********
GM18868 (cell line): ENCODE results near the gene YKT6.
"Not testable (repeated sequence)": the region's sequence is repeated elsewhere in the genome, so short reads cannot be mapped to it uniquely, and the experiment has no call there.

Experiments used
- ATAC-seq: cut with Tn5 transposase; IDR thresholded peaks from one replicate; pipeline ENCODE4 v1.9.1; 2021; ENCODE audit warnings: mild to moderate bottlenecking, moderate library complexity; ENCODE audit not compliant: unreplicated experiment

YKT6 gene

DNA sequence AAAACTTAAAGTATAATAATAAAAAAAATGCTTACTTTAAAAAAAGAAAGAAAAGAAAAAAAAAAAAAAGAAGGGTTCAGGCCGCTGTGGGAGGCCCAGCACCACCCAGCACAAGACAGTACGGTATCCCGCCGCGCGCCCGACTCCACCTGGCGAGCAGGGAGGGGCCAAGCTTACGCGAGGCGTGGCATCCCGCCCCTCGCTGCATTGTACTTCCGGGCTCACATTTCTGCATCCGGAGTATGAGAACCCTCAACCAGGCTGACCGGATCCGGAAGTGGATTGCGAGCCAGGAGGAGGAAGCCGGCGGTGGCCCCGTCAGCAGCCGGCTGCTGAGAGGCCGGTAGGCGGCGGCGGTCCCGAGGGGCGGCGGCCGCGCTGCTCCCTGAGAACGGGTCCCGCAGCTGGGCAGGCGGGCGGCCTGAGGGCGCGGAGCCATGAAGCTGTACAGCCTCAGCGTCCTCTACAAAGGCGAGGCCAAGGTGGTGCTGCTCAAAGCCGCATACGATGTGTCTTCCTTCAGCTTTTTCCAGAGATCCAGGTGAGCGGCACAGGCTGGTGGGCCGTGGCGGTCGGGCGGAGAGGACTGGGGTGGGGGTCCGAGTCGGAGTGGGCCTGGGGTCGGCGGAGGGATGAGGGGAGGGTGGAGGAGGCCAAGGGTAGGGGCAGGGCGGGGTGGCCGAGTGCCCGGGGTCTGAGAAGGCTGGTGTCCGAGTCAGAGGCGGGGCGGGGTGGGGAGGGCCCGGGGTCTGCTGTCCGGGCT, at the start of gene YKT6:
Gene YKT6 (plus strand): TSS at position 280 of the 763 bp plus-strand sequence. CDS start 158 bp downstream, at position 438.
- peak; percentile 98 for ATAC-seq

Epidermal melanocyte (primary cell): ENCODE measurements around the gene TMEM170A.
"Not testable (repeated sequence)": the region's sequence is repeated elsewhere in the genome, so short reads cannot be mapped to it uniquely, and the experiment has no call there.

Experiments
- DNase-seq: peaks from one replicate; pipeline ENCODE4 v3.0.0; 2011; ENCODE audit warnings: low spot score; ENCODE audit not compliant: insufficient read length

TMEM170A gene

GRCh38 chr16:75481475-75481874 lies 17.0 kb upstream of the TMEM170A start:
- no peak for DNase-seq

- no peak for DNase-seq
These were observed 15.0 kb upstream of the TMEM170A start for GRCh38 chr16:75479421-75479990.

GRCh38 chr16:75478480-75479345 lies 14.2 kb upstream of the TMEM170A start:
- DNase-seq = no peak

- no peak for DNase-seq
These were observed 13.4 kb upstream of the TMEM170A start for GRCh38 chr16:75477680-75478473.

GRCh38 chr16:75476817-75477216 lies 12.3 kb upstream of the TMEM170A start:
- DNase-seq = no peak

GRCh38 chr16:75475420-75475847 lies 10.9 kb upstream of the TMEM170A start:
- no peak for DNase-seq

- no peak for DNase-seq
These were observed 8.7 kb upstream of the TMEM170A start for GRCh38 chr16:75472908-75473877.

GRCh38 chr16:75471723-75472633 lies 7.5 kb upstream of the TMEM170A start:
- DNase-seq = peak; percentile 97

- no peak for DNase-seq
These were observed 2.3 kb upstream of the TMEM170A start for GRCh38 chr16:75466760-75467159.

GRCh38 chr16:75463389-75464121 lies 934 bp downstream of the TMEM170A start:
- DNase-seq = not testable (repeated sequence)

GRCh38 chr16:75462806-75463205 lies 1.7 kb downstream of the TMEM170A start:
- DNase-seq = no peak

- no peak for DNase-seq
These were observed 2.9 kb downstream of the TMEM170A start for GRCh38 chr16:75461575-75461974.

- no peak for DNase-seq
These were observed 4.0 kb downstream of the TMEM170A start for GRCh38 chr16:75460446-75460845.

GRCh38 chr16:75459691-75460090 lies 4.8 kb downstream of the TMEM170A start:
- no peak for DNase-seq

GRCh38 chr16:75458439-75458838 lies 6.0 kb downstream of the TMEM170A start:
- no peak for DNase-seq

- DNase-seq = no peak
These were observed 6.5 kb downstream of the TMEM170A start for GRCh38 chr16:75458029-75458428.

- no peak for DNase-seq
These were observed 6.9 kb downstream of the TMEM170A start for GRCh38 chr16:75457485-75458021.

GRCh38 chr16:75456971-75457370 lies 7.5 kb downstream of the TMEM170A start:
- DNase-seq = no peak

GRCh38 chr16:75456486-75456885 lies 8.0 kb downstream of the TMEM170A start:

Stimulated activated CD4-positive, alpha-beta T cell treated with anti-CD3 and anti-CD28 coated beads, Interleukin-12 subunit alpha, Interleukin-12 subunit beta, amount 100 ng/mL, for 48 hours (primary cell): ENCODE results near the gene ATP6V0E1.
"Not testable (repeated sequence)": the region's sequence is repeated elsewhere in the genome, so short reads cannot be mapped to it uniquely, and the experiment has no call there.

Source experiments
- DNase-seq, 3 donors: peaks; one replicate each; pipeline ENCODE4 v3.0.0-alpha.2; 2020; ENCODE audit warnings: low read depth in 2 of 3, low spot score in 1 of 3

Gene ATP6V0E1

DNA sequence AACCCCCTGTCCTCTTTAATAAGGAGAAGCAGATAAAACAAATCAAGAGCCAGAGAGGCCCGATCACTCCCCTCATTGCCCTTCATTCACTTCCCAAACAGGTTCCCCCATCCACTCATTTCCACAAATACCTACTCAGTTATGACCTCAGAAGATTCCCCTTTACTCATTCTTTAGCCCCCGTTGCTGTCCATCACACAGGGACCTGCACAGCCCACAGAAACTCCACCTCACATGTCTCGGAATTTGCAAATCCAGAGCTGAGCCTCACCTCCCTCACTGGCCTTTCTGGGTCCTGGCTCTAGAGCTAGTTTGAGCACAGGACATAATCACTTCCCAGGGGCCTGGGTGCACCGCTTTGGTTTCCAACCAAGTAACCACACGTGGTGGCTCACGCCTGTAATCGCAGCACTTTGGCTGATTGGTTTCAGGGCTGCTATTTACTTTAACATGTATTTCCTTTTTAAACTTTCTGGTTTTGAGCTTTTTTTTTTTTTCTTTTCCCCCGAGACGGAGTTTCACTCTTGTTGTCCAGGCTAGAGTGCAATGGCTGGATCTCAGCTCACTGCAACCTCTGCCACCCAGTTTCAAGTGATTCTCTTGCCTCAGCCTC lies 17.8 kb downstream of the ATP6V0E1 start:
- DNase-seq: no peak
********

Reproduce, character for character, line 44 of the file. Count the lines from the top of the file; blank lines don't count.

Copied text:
- DNase-seq = no peak